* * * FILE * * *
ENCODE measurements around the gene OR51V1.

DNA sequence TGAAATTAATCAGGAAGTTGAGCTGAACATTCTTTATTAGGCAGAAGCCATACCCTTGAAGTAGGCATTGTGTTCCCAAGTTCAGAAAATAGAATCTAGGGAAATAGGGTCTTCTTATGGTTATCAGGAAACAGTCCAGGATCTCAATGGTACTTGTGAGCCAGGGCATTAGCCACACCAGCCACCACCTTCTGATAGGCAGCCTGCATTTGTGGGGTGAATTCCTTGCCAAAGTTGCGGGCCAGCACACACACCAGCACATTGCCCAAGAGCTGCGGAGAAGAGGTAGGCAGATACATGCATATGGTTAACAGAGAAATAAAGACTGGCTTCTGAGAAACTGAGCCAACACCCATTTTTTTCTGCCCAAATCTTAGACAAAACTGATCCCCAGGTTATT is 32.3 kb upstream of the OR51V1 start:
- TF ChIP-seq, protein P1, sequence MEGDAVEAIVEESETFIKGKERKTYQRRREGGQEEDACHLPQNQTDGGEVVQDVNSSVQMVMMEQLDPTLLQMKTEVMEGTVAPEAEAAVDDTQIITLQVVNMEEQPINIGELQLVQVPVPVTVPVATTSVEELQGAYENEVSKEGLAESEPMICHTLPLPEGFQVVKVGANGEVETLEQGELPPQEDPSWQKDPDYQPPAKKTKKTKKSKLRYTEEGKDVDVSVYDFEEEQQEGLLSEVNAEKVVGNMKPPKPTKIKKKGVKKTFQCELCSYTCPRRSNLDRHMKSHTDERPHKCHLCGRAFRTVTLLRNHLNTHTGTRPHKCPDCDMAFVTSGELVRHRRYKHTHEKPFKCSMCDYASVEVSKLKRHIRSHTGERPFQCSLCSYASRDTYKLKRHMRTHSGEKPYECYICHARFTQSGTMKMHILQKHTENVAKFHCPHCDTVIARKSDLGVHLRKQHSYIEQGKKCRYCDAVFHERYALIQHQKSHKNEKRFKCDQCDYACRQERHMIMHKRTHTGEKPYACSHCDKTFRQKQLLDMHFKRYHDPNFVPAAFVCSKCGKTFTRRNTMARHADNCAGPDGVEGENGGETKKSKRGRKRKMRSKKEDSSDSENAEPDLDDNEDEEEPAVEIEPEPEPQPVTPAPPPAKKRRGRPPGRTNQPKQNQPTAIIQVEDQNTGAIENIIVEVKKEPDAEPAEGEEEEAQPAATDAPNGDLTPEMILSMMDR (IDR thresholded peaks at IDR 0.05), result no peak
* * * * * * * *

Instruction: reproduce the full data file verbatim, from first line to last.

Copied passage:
ENCODE measurements around the gene OR51V1.

DNA sequence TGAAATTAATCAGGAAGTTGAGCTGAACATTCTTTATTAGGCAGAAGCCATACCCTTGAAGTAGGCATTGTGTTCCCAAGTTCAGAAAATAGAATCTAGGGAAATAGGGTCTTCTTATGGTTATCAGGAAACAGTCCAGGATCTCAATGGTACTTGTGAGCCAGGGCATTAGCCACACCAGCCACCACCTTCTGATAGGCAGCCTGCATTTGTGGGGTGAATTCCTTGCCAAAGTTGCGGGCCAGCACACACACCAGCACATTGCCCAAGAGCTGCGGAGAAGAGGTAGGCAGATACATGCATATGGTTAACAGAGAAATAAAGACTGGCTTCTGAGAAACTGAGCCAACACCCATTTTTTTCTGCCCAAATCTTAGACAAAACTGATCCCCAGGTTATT is 32.3 kb upstream of the OR51V1 start:
- TF ChIP-seq, protein P1, sequence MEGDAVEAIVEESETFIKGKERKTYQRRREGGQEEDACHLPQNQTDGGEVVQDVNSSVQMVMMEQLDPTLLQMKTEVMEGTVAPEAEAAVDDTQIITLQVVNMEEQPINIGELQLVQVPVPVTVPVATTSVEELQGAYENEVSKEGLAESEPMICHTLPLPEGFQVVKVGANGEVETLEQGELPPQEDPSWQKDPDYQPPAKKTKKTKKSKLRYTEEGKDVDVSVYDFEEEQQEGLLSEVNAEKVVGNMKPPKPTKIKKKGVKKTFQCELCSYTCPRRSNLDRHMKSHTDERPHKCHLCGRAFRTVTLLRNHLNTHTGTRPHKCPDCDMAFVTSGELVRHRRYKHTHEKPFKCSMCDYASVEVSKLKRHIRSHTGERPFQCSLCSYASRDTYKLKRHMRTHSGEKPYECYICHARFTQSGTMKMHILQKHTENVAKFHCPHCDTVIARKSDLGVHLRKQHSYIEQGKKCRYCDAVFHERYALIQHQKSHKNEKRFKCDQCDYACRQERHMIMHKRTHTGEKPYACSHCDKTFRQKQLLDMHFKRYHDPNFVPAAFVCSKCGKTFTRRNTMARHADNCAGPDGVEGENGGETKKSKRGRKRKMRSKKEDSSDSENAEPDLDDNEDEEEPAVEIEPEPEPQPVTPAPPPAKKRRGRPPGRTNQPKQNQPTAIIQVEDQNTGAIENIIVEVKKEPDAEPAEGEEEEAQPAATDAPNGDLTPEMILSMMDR (IDR thresholded peaks at IDR 0.05), result no peak